ness: but the painter has an an sious, busy; but are the senses unmoved ?

di feverish, never-ending task, to rival the We are employed to transfer living

beauty, to which he dare not aspire evcharms to an inanimate surface ; but

en in theught, or in a dream of bliss. they may sink into the heart by the

Paints and brushes are not “ amorous way, and the nerveless hand be unable toys of light-winged Cupid ;" a rising to carry its luscious burtben any furth- sigh evaporates in the aroma of some er. St. Preux wonders at the rash

ñ fine oil-colour or varnish, a kindling mortal who had dared to trace the fea

blush is transfixed in a bed of vermiltures of his Julia : and accuses him of lion on the pallette. A blue vein insensibility without reason. Perhaps

meandering in a white wrist invites the he too had an enthusiasm and pleasures

hand to touch it: but it is better to of his own! Mr. Burke, in his Sub

proceed, and not to spoil the picture. lime and Beautiful, has left a descrip

The ambiguity becomes more striking tion of what he terms the most beauti

in painting from the naked figure. If ful object in nature, the neck of a love

the wonder occasioned by the object is

greater, so is the despair of rivalling * Sir Joshua may be thought to have what we see. The sense of responsistudied the composition of his feinale por. bility increases with the hope of creattraits very coolly. There is a picture of ing an artificial splendour to match the his remaining of a Mrs. Symmons, who ap

- real one.

alors pears to have been a delicate beauty, pale,

The display of opexrected

The display of unexpected with a very little colour in her cheeks: but charms foils our vanity. The painting then to set of this want of complexion, she A Diana and Nymphs is like plungis painted in a snow-white satin dress, there ing into a cold bath of desire : to make is a white marble pillar near her, a white a statue of a Venus transforms the clourd over her head, and by her side stands ne white lily

sculptor himself to stone. The snoy on the lap of beauty freezes the soul. shower of rain has fallen. Or from The heedless unsuspected license of Norwood's ridgy heights, survey the foreign manners gives the artist abroad snake-like Thames, or its smoke-crownan advantage over ours at home. Sir ed capital ; Joshua Reynolds painted only the head “Think of its crimes, its cares, its pain,

of Iphigene from a beautiful woman of Then shield us in the woods again.” in quality : Canova had innocent girls to No one thinks of disturbing a land

sit to him for his Graces. I have but scape-painter at his task : he seems a one other word to add on this part of kind of magician, the privileged genius the subject: if having to paint a delic of the place. Wherever a Claude, a cate and modest female is a temptation Wilson has introduced his own porto gallantry, on the other hand the trait in the foreground of a picture, we sitting to a lady for one's picture is a look at it with interest (however ill it still more trying situation, and amounts may be done, feeling that it is the por(almost of itself) to a declaration of love! trait of one who was quite happy at the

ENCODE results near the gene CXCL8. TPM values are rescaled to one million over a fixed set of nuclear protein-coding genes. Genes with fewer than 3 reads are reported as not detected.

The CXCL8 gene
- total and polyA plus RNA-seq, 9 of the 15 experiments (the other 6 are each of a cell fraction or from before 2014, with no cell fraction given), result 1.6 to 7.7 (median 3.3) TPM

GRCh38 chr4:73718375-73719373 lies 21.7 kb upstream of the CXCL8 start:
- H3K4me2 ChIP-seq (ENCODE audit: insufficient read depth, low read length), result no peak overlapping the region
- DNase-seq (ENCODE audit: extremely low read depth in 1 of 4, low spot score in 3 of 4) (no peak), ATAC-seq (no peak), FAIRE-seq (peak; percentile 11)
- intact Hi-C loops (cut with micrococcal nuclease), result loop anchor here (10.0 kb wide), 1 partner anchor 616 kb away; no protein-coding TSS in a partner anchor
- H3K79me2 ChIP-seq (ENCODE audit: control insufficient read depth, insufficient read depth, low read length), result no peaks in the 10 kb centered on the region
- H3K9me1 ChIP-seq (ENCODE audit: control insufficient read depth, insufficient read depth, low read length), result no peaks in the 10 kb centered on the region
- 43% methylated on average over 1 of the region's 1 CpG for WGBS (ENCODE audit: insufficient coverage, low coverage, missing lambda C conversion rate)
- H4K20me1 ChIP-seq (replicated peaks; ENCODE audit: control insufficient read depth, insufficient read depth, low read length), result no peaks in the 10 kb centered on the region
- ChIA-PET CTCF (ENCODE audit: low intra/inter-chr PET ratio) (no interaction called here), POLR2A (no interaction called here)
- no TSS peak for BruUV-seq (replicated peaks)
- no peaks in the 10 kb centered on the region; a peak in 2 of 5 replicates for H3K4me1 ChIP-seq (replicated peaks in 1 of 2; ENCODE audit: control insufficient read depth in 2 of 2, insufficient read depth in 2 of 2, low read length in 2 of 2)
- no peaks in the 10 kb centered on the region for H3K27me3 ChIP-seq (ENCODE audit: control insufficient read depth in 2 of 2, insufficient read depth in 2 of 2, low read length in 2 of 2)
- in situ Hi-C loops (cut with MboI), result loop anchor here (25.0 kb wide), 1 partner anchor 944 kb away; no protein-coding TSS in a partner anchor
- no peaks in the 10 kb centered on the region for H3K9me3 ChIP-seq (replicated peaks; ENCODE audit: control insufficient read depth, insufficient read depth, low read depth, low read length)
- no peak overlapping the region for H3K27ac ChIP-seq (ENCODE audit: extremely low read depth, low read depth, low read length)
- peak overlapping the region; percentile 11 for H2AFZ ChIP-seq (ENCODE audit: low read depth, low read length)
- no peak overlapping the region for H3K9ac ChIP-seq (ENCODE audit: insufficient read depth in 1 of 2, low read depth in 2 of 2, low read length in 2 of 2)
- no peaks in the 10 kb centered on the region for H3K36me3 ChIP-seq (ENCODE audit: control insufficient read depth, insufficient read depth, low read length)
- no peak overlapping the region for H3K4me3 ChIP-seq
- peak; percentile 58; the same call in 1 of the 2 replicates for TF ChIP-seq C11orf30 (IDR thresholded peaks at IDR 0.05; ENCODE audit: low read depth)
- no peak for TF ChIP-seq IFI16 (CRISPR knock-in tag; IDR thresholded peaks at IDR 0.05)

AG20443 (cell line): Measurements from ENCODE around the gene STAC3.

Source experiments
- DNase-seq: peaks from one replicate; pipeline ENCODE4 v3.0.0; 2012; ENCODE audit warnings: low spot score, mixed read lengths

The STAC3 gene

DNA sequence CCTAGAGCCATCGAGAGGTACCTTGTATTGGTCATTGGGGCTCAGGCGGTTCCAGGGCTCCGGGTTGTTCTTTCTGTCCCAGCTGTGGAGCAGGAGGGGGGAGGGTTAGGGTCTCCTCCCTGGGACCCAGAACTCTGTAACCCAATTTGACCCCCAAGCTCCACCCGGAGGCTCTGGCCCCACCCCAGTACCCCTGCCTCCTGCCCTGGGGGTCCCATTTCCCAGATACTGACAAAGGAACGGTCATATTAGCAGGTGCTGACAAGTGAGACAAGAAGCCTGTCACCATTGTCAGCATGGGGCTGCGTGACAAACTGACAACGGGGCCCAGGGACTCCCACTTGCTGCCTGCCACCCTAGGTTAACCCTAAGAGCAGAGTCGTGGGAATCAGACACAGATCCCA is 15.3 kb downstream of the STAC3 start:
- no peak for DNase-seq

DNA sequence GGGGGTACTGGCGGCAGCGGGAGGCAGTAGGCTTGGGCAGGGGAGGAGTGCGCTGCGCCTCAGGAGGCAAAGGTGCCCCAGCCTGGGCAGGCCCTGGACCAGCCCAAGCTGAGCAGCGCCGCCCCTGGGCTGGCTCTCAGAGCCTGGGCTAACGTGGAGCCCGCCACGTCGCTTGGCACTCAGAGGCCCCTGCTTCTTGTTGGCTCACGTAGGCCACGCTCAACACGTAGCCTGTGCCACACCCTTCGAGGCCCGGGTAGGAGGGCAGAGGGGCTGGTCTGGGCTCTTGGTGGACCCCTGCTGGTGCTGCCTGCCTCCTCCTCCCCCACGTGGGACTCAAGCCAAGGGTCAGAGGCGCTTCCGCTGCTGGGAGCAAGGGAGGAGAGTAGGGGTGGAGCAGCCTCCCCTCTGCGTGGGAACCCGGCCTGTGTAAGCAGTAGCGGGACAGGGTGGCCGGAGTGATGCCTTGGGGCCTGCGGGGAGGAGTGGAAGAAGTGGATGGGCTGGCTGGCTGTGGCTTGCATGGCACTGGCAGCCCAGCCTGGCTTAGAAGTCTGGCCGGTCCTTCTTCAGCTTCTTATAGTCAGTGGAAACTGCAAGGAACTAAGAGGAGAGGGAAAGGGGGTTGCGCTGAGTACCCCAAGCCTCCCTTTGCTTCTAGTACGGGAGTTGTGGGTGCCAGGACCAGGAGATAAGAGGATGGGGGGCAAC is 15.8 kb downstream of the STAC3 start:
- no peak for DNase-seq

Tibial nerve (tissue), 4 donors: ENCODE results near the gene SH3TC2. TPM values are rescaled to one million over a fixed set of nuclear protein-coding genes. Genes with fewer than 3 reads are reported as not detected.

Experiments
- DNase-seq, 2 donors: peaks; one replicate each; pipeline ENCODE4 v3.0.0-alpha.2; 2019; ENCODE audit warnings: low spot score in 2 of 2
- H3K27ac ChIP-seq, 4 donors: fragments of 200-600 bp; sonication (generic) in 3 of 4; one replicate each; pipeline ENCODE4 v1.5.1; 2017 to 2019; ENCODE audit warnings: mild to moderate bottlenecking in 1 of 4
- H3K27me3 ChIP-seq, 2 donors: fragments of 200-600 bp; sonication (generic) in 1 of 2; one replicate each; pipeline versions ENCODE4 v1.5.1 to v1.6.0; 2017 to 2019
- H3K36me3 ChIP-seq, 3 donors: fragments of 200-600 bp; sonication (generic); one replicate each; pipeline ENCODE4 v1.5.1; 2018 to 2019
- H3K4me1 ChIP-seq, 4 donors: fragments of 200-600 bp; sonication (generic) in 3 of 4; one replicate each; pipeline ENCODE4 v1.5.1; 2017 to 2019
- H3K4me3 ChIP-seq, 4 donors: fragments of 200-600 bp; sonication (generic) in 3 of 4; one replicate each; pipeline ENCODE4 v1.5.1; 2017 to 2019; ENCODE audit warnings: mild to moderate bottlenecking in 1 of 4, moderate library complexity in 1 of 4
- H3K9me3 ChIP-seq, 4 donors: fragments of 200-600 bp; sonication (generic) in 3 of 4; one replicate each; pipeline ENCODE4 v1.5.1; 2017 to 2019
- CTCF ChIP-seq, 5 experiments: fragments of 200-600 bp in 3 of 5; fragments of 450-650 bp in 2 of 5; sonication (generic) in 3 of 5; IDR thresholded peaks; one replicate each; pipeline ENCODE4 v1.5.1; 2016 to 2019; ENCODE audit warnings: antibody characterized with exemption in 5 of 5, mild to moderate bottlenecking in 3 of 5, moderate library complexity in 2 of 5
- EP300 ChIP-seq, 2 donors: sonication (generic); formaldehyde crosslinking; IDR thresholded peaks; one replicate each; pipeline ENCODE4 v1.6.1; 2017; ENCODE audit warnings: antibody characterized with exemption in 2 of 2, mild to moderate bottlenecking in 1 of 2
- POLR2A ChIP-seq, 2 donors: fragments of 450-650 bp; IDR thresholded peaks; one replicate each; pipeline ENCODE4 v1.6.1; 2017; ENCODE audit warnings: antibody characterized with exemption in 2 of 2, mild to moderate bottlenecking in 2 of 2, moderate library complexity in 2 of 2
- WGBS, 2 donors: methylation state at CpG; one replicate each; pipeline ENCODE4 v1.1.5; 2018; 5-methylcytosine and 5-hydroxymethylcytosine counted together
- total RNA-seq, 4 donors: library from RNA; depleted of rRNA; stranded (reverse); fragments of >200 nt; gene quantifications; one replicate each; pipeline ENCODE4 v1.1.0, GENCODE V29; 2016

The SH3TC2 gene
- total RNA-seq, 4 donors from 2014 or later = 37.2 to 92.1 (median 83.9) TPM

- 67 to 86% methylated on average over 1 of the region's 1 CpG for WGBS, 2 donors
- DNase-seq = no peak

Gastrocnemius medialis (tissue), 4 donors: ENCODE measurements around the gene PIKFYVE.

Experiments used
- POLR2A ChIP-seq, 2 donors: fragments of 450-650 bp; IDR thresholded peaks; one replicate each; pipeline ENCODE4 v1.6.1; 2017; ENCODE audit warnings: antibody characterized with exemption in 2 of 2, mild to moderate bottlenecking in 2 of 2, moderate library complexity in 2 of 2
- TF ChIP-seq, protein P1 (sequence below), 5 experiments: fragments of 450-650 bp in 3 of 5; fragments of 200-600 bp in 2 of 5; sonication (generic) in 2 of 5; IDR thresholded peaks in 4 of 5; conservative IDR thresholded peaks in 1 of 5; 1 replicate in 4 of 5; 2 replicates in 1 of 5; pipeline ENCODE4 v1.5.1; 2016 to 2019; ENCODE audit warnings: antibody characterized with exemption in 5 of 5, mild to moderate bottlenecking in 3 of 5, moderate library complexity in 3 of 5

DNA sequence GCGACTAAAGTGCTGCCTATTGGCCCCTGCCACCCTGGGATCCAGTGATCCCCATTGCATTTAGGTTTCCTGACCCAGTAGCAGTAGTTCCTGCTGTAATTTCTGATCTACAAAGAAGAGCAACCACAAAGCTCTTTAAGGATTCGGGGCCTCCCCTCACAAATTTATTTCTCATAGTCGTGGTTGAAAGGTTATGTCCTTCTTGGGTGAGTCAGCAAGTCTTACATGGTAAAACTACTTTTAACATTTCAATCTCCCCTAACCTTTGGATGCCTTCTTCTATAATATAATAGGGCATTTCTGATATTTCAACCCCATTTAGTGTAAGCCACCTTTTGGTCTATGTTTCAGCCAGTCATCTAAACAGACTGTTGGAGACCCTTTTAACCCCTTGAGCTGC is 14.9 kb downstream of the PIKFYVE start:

Landscape-painting is free from these time, and how glad we should be to tormenting dilemmas and embarrass- change places with him. ments. It is as full of the feeling of Mr. Burke has brought in a fine epipastoral simplicity and ease, as por- sode in one of his later works in allutrait-painting is of personal vanity and sion to Sir Joshua's portrait of Lord egotism. Away then with these in- Keppel, and of some other friends, cumbrances to the true liberty of painted in their better days. The porthought—the sitter's chair, the bag-wig trait is indeed a fine one, worthy of the and sword, the drapery, the lay-figure artist and the critic, and perhaps reand let us to some retired spot in the calls Lord Keppel's memory oftener country, take out our portfolio, plant than any other circumstance at present our easel, and begin. We are all at does. Portrait-painting is, in truth, a once shrouded from observation- sort of cement of friendship, and a clue

“The world forgetting, by the world forgot!” to history. Mr. C****r, of the Admi* We enjoy the cool shade, with solitude rally, the other day blundered upon and silence; or hear the dashing water- some observations relating to this sub

ject, and made the House stare by as" Or stock-dove plain amid the forest deep, serting that portrait-painting was histo

That drowsy rustles to the sighing gale.” ry or history portrait, as it happened, It seems almost a shame to do any but went on to add, “ That those genthing, we are so well content without tlemen who had seen the ancient porit ; but the eye is restless, and we must traits lately exhibited at Pall-mall, must have something to show when we get have been satisfied that they were home. We set to work, and failure, or strictly historical ;" which showed success, prompts us to go on. We that he knew nothing at all of the mattake up the pencil, or lay it down again ter, and merely talked by rote. There as we please. We muse or paint, as was nothing historical in the generality objects strike our senses or our reflec- of those portraits, except that they tion. The perfect labour we feel turns were portraits of people mentioned in labour to a luxury. We try to imitate history, there was no more of the spirit the grey colour of a rock or of the bark of history in them, which is passive or of a tree : the breeze wafted from its actire, than in their dresses. broad foliage gives us fresh spirits to I was going to observe, that I think proceed, we dip our pencil in the sky, the reviving the recollection of our famor ask the white clouds sailing over its ily and friends in our absence may be a bosom to sit for their pictures. We frequent and strong inducement to sitare in no hurry, and have the day be- ting for our pictures, but that I believe fore us. Or else, escaping from the the love of posthumous fame, or of conclose-embowered scene, we catch fad- tinuing our memories after we are dead, ing distances on airy downs, and seize has very little to do with it. And one on golden sunsets with the fleecy flocks reason I should give for that opinion is glittering in the evening ray, after a this, that we are not naturally very

fall,